Jackie Barrow said she was concerned about how many people applied to be ‘grannies’ and then lost interest and there was a discussion about how this could be addressed. Steps are already being taken to follow-up in these instances, but there were ideas for a ‘digital staff room’ or similar space where people could drop in to ask for advice and support each other more.

Several of the people present admitted, even after years of being a ‘granny’, they still felt nervous each time and realised this could be a huge barrier for someone new to the project.medium_052b8623-edd2-4fa4-b75b-96172eeb8eb3

There was also a general consensus that, as in the tradition of Iyengar yoga, it was important to have knowledge passed down so there was an universal approach to being a SOLE ‘granny’, to help avoid it ‘splintering if it gets too big’ and losing sight of why the Granny Cloud exists in the first place. Those who had been part of the project for many years wanted to share how much they had learned from Suneeta’s wise words and direction during this time and how valuable it was to have her to guide them.

People also spent some time chatting about whether it was right that children could request a particular ‘granny’ and the possible repercussions of negative feedback. It was generally agreed, however, that it might be useful for some sort of constructive feedback mechanism to be put in place so ‘grannies’ could continuously tailor their sessions to better meet the needs of the children.

Liz Fewings also asked those present if they would be interested in setting up a charity to help raise funds for some of the SOLEs operating outside of the School in the Cloud (some of the ‘grannies’ have already successfully raised funds for equipment in several locations) and there was a general consensus that this would be worth following up. Do get in touch with Liz via this platform if you want to know more about this.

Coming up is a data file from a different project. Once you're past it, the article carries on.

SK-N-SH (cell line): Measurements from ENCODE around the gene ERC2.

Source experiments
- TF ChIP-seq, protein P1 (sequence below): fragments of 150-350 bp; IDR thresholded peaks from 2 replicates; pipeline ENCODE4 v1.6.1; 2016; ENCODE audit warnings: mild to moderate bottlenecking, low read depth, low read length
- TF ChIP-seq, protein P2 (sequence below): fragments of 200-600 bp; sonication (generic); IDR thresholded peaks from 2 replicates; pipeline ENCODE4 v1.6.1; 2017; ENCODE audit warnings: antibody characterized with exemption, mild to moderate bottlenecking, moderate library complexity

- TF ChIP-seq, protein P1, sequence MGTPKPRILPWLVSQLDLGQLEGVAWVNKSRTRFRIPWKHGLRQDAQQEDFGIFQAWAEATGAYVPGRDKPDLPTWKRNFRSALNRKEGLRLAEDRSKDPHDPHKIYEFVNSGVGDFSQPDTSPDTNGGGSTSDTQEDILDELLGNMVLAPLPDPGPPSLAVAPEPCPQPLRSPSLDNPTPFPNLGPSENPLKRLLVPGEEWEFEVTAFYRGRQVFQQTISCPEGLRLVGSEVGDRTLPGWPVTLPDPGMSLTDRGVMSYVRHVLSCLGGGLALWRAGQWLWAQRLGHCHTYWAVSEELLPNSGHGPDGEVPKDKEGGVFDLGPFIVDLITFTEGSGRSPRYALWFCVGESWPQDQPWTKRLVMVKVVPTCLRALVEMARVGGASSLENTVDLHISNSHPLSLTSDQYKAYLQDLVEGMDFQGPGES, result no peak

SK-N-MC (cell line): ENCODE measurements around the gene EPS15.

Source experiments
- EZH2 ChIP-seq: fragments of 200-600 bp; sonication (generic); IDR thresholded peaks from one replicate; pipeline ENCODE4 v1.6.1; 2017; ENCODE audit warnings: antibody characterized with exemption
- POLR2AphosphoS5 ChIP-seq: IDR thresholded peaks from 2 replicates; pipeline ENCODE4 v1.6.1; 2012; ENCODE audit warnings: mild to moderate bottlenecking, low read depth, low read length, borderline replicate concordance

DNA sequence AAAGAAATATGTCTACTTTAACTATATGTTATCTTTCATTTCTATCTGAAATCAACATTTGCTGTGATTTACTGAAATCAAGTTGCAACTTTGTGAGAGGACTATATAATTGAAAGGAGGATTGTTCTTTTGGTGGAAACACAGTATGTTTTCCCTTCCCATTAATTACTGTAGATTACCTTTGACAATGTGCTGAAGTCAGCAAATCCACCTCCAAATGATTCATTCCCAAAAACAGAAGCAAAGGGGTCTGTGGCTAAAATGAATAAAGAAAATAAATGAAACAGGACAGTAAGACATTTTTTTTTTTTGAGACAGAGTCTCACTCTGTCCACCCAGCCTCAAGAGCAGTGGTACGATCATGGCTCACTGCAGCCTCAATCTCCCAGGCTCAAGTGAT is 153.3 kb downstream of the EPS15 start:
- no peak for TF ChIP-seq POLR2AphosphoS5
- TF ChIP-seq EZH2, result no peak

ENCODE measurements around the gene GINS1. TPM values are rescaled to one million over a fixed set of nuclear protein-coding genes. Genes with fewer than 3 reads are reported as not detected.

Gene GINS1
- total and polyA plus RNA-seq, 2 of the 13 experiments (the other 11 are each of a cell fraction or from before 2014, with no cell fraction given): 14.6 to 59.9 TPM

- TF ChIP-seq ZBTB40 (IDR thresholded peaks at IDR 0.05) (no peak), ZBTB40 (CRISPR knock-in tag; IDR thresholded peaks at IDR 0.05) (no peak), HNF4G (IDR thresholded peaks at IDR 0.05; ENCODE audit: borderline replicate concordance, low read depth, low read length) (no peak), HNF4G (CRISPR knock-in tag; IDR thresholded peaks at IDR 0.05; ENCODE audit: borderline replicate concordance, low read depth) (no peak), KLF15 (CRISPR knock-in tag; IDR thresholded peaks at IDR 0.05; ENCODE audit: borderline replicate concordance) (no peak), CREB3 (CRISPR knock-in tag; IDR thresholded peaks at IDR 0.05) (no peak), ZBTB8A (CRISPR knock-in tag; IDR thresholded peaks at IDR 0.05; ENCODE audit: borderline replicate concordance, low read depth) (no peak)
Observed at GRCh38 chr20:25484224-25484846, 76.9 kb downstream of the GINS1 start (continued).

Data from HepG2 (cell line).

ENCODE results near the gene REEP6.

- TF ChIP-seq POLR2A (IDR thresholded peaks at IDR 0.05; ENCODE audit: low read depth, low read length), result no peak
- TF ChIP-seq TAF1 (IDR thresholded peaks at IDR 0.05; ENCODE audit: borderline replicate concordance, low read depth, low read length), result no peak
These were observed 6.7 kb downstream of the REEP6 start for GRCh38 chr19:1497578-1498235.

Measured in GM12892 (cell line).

And, in the tradition of self-organised learning environments, we all picked up some new knowledge, such as how the Granny Cloud perfectly reflects the technology it uses. Skype works on a peer-to-peer basis so there is no centralised server. Instead, each small computer looks for another nearby to help out to pass it on, so one syllable of what we say could be handled by a computer in Hong Kong, the next in New Zealand and so on.

“It appears seamless and continuous,” explained Sugata.“This reflects the true nature of peer-to-peer in that lots of people with little money can collaborate and produce the same end result as a large corporation with a lot of money. At the moment there is no full-time person whose job is the Granny Cloud and that still makes me quite happy.”

However, he did raise the issue of whether there was a need for a more formalised approach in future: should we have a Granny Cloud Charter for example or trademark it? Big Questions to discuss at a later date….

*For those new to the project, the term Granny Cloud refers to the many e-mediators across the world who enable this project to work on a day-to-day basis.

Many people think you think you have to be an actual granny to take part, but this is far from true! We have both male and female volunteers of all ages in the Granny Cloud but what they all share is a universal ‘grandmother approach’ which perfectly complements the self-organised learning environment.

By providing unconditional encouragement and being appreciative of the children’s efforts, irrespective of whether or not they understand what they are trying to do, these ‘Grannies’ help to create an environment where children can thrive and grow in confidence.

The Granny Cloud was initially formed to provide educational support for children in remote, disadvantaged settings in rural and urban areas in India. The objective was that children would become confident and become more fluent in English, which would help their studies.

Today, it is also an integral part of The School in the Cloud project where the Grannies also help to set children off on their own adventures by providing ‘Big Questions’ to stimulate a child’s natural curiosity.